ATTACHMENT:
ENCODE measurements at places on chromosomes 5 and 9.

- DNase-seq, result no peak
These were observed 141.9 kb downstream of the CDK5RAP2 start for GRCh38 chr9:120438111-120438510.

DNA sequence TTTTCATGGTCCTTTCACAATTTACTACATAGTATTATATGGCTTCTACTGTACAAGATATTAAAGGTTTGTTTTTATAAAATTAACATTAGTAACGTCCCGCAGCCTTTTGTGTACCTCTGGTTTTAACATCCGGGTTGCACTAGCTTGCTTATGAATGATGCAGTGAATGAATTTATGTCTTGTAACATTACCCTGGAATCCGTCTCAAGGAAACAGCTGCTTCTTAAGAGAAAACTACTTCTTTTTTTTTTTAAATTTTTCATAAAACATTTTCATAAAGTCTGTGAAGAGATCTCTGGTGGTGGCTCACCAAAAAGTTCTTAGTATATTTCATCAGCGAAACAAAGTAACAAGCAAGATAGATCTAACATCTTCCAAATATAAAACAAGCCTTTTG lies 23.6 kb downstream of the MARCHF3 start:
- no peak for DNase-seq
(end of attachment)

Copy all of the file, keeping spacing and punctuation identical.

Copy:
ENCODE measurements at places on chromosomes 5 and 9.

- DNase-seq, result no peak
These were observed 141.9 kb downstream of the CDK5RAP2 start for GRCh38 chr9:120438111-120438510.

DNA sequence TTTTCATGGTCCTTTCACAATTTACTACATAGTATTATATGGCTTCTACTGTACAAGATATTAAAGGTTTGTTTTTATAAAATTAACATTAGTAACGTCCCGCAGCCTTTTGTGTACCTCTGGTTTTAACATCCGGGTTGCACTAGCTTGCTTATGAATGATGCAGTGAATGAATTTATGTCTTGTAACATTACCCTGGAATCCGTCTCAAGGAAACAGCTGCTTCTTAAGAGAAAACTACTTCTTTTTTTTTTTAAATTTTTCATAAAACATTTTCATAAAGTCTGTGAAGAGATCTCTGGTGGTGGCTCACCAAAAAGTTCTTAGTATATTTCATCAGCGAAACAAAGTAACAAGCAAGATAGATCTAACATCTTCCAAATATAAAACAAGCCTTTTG lies 23.6 kb downstream of the MARCHF3 start:
- no peak for DNase-seq